Elisabeth Mann Borgese’s Vision
Elisabeth Mann Borgese often proposed that the development of a new international framework for the law of the sea offered a laboratory for humanity within which to develop new approaches to its relationship with nature, and with itself. This proposition was firmly rooted in the conviction that we should be courageous enough to step away from our traditional land-based approaches, and leave behind some of our old ways, which have often caused conflict and inequalities, all at the expense of humanity and nature.
The infectious beauty and humbleness of Mann Borgese’s positive intellect was clear to those who worked with her, or even casually conversed with her. However, she was sometimes taken very literally by her contemporaries, and her propositions provided some with the excuse to stay on land and encourage the dismissal of her vision as nothing more than naivety, or perhaps even geopolitical manipulations of the times. Unfortunately, the importance and timing of Elisabeth’s underlying ideas evaded them, as they could not see beyond the shores of their intellect.
But Elisabeth was not a pessimist, nor was she easily intimidated by complexity. Quite to the contrary, such situations brought out the best in her, as well as those she so selflessly shared her life with. Armed with conviction, humble persistence, and fundamentally human propositions, she continued to explain. Many of her ideas were eventually understood in the context of the Third United Nations Conference on the Law of the Sea, some even serving as elements of the nucleus of what has become the ‘constitution for the ocean’: the 1982 United Nations Convention on the Law of the Sea (UNCLOS). But Mann Borgese understood that this magnificent development could only be the beginning; hence she continued her mission within the law of the sea and the sustainable development intergovernmental processes. The convergence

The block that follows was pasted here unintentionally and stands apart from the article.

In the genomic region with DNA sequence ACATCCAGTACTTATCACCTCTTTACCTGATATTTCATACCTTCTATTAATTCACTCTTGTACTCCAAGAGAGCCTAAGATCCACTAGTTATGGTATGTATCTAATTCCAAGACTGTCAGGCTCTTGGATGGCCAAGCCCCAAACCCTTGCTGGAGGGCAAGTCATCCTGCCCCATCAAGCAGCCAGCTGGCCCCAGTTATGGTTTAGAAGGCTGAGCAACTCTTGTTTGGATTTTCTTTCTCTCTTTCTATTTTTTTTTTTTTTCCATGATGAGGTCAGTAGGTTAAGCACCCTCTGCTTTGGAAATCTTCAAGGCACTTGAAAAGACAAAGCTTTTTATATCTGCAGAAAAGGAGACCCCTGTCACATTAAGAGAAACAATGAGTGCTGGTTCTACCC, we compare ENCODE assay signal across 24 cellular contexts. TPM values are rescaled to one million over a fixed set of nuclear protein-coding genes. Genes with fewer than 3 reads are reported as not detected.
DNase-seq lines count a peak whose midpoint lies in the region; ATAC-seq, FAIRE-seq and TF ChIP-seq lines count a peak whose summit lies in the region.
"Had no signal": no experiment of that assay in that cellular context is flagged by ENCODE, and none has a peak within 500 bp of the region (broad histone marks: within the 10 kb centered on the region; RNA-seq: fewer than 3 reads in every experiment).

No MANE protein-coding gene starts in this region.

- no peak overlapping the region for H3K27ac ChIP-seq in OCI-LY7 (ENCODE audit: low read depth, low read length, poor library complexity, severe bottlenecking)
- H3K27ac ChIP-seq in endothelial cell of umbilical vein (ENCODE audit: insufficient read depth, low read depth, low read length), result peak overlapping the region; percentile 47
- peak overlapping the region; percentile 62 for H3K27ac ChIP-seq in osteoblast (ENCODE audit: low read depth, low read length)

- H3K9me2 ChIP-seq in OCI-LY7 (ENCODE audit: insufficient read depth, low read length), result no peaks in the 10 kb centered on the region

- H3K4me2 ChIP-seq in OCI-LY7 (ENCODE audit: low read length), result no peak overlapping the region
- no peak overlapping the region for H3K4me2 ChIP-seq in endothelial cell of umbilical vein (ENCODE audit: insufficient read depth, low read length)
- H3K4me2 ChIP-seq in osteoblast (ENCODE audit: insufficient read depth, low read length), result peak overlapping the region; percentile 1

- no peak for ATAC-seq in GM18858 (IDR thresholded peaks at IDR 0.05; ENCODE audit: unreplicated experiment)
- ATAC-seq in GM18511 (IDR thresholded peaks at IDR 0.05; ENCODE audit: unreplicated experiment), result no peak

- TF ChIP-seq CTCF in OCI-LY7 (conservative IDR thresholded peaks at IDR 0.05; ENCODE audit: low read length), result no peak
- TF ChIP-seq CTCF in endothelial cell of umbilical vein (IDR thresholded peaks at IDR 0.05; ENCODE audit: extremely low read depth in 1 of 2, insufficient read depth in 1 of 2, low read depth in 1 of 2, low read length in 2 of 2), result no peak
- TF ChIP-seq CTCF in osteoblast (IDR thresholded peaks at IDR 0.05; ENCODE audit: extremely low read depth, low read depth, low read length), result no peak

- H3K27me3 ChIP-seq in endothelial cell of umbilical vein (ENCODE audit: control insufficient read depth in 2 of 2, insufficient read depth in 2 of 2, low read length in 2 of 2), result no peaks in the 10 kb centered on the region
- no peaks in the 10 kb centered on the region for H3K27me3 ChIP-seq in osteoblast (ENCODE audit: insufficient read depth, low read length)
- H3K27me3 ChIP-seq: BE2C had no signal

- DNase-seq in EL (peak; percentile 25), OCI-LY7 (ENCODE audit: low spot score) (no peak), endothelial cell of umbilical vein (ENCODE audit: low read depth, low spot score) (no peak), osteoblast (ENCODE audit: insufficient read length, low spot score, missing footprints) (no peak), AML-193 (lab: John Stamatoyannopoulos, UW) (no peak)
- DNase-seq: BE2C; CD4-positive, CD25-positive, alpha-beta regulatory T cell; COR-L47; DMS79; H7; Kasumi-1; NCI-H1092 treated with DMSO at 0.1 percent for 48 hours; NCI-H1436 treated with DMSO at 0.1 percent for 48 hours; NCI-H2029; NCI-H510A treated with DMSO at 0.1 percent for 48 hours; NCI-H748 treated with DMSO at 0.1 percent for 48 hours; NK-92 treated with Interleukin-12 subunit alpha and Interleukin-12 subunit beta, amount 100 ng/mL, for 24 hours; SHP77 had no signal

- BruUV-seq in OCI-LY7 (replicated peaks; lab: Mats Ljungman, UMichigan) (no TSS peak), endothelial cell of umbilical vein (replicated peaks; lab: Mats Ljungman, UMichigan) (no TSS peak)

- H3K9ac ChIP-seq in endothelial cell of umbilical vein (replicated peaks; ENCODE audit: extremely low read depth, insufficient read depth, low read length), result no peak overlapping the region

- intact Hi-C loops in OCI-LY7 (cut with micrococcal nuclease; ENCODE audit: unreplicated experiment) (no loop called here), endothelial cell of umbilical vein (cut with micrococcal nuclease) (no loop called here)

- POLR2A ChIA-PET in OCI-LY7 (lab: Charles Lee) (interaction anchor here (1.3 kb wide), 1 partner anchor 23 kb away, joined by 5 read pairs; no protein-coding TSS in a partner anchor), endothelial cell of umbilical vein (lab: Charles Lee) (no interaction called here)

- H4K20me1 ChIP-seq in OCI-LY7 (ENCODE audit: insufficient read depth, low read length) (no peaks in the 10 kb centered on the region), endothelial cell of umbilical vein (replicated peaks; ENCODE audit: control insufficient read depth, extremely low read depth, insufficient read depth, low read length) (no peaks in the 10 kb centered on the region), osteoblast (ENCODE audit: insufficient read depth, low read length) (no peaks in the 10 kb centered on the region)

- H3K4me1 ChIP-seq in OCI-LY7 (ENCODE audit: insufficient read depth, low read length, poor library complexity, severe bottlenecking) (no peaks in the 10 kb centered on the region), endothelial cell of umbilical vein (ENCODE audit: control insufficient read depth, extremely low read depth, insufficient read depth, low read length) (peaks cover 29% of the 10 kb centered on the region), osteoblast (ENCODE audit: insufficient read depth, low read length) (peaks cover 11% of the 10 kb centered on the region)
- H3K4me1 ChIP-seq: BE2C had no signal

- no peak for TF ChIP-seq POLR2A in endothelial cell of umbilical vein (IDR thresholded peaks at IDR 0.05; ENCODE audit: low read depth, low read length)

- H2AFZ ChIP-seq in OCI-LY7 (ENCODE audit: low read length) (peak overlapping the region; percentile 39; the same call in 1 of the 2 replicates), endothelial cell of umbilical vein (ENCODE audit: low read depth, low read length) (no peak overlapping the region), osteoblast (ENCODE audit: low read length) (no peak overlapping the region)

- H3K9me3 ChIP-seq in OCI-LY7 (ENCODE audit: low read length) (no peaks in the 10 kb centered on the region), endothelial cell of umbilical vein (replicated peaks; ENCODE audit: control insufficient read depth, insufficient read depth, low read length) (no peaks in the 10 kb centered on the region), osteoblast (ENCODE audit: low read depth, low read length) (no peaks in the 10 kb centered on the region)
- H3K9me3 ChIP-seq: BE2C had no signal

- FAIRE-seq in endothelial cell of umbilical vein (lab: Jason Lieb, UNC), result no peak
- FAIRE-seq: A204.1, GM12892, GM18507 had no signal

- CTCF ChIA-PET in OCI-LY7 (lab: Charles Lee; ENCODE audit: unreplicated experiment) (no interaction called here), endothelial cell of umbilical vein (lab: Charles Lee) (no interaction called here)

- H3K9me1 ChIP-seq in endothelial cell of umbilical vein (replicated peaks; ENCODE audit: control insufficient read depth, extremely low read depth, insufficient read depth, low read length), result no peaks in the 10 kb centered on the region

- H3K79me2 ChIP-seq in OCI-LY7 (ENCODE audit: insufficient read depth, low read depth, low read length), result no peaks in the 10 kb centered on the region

A Time for Common Approaches
It is in this spirit that humanity must now understand the situation it faces with respect to the state of the ocean, and start to craft new approaches in this great laboratory so as to redefine its relationship. There has never been a more important time in our history to take on this challenge. The ocean is on the brink of a tipping point; we now understand that our cumulative impacts are starting to outpace our ability to mitigate the harm we are causing.1 The ocean, nature in all its complex processes, is reacting. Humanity, relatively speaking, is having difficulty to do so. Faced with complex and interrelated problems, the effort to understand, regulate, implement, and adapt must be significantly reinforced, as must the current lack of human and institutional capacity.